RT top with plywood & mdf - Router Forums
 
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post #1 of 5 (permalink) Old 03-09-2012, 05:58 PM Thread Starter
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Default RT top with plywood & mdf

I am making a router table top for a metal stand I bought (Rockler). I want the top to be as flat as possible. MDF is flat, but does not hold screws well. Plywood holds screws well, but is not necessarily flat. I am thinking about making a top using 3/4" plywood (baltic birch) with 3/4" mdf on top. Both sides would be covered with plastic laminate. Would this be OK?

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post #2 of 5 (permalink) Old 03-09-2012, 07:11 PM
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Originally Posted by rbh11g View Post
I am making a router table top for a metal stand I bought (Rockler). I want the top to be as flat as possible. MDF is flat, but does not hold screws well. Plywood holds screws well, but is not necessarily flat. I am thinking about making a top using 3/4" plywood (baltic birch) with 3/4" mdf on top. Both sides would be covered with plastic laminate. Would this be OK?

Dick

I don't think you will any trouble with that combination, Dick.

Screws should not be an issue as they will only be used to stop the two layers from sliding apart?,

The Oak Park table is only one layer of 1 1/4" BB Ply? laminated on both sides - no screws are used from what I can see.

If I was going to make a small table I would just use laminated MDF. 1 @ 3/4" and 1 @ 1/2".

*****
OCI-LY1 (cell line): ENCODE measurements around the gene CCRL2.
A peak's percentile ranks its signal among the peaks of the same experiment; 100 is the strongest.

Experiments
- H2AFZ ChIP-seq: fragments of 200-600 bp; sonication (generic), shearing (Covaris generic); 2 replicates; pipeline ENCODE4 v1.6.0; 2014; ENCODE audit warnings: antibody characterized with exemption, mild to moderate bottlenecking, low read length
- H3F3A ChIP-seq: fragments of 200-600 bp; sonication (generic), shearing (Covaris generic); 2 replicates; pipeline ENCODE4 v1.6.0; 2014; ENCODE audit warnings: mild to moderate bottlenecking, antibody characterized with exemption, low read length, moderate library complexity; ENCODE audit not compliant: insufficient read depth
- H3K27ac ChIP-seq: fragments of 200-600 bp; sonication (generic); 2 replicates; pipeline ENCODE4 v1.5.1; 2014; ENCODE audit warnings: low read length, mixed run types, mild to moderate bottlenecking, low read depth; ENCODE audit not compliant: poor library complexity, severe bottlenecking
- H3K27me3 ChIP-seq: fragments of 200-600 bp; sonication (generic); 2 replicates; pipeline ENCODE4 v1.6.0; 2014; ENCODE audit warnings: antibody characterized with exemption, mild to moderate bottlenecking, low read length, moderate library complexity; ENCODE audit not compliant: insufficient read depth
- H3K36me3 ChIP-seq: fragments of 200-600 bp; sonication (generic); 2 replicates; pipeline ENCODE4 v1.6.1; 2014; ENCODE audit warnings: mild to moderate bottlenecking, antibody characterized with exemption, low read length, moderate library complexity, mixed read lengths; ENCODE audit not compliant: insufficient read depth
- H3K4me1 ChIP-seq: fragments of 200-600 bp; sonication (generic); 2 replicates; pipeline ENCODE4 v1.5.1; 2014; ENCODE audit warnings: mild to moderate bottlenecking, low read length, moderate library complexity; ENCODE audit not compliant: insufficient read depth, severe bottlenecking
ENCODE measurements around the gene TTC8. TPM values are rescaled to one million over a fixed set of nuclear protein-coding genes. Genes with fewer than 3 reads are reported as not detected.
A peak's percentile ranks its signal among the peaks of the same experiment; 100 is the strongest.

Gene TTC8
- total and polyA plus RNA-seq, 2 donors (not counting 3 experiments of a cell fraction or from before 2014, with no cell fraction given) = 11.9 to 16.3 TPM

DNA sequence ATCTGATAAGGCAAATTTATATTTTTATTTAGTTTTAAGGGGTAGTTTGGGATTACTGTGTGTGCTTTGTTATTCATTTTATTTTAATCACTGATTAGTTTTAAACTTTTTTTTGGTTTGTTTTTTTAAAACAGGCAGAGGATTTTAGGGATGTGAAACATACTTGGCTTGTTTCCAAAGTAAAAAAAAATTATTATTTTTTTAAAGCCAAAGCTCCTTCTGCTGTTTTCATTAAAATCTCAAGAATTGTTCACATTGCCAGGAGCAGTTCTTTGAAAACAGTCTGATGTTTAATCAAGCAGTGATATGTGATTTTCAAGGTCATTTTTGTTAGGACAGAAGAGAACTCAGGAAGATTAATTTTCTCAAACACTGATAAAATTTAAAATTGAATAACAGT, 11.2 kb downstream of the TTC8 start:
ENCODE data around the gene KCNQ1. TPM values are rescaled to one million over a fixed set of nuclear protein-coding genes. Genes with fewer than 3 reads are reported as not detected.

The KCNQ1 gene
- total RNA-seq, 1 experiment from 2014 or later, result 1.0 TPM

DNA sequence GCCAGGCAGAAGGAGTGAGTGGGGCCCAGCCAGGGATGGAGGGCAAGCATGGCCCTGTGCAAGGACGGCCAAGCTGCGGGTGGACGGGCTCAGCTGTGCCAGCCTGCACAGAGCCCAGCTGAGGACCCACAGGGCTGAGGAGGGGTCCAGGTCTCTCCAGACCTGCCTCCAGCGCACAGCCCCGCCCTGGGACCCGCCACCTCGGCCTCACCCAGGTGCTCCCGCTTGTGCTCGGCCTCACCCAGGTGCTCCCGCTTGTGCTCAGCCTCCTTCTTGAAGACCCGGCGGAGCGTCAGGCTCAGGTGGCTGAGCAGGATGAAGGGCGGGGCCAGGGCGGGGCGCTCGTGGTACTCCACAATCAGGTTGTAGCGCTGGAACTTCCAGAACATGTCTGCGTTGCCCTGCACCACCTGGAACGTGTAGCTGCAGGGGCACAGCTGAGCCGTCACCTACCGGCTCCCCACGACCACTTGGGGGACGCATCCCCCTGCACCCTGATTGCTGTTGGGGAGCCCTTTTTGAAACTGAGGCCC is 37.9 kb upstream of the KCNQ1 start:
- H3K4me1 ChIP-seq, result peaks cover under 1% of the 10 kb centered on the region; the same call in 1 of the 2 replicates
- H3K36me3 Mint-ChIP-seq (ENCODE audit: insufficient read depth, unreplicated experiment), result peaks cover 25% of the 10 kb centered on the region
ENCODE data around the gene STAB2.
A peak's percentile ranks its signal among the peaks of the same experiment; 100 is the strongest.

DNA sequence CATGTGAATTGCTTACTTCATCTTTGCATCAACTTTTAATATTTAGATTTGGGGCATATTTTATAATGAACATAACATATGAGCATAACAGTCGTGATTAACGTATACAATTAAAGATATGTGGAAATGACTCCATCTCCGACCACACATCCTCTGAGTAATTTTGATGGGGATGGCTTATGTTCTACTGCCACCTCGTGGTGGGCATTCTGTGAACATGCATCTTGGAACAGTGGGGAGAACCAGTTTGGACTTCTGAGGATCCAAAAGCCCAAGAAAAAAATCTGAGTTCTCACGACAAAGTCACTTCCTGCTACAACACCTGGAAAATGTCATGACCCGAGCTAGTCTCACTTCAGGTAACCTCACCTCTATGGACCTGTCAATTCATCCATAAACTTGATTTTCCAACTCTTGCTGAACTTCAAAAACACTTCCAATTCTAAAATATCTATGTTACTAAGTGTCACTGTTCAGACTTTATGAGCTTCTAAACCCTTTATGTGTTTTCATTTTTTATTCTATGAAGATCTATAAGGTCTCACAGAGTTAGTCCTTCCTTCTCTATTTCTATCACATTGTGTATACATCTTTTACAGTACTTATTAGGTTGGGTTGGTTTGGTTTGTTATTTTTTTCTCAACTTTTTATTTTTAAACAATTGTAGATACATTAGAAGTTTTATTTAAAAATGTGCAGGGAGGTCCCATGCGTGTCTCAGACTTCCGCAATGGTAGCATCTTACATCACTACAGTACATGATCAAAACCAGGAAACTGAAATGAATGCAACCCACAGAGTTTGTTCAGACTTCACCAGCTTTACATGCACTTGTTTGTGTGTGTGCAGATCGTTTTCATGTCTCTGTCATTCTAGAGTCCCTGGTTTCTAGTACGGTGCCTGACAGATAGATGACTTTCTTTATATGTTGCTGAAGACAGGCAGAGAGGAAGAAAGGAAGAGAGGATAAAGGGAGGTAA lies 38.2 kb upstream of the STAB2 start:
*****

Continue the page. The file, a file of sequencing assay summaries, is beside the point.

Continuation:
PS I always remove my router from my Oak Park table after use, so I have had no problems with sagging.

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post #3 of 5 (permalink) Old 03-09-2012, 07:44 PM
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Most sheets goods even mdf belly and bow. I bump bellys when laminating the two together. You wont need screws if you glue and leave clamped overnight. I usually glue one piece the size I need to a bigger piece and trim it back. If you have a flat surface clamp the two sheets together to the flat surface and you will get great results.

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post #4 of 5 (permalink) Old 03-09-2012, 11:12 PM
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The metal frame should hold your top flat. The screws shouldn't be a problem in mdf, because, as James pointed out, they are only keeping the top from sliding around. If you should strip a screw hole out they are easy to fix by gluing flat tootpicks in the hole and then re-driving the screw in. Probably stronger than original that way.

Someone I consider a master woodworker once told me that a master woodworker is not someone who never makes mistakes. He is someone who is able to cover them up so that no one can tell.
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post #5 of 5 (permalink) Old 03-11-2012, 12:31 AM
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Default Mounting the top

You could use tee nuts and 10-32 screws to hold them together. Counterbore for the tee nuts. I did an over kill on mine and CB for the tee nuts, then mortised out a 1 1/2" sq and put in 1/8" model aircraft ply over the top.- the 1/8 ply is 6 ply. In realality a double row of course thread drywall screws outside of where your router plate will be located and 3" in from the edge will hold them together enough to squeeze the glue. I like to pre drill and deburr with a little relief the 2 matching holes so I don't have that little mound stuck between the ply /mdf. Flatness is important here.
When you attach the metal frame to the top - attach the top frame rails first with the ply/mdf top clamped to something flat, like your table saw and tighten down. Then build up the balance of the frame loose to complete, check squareness, - then tighten. Then unclamp the top from your table saw. This method keeps you from twisting the top to match the frame when you assemble it.
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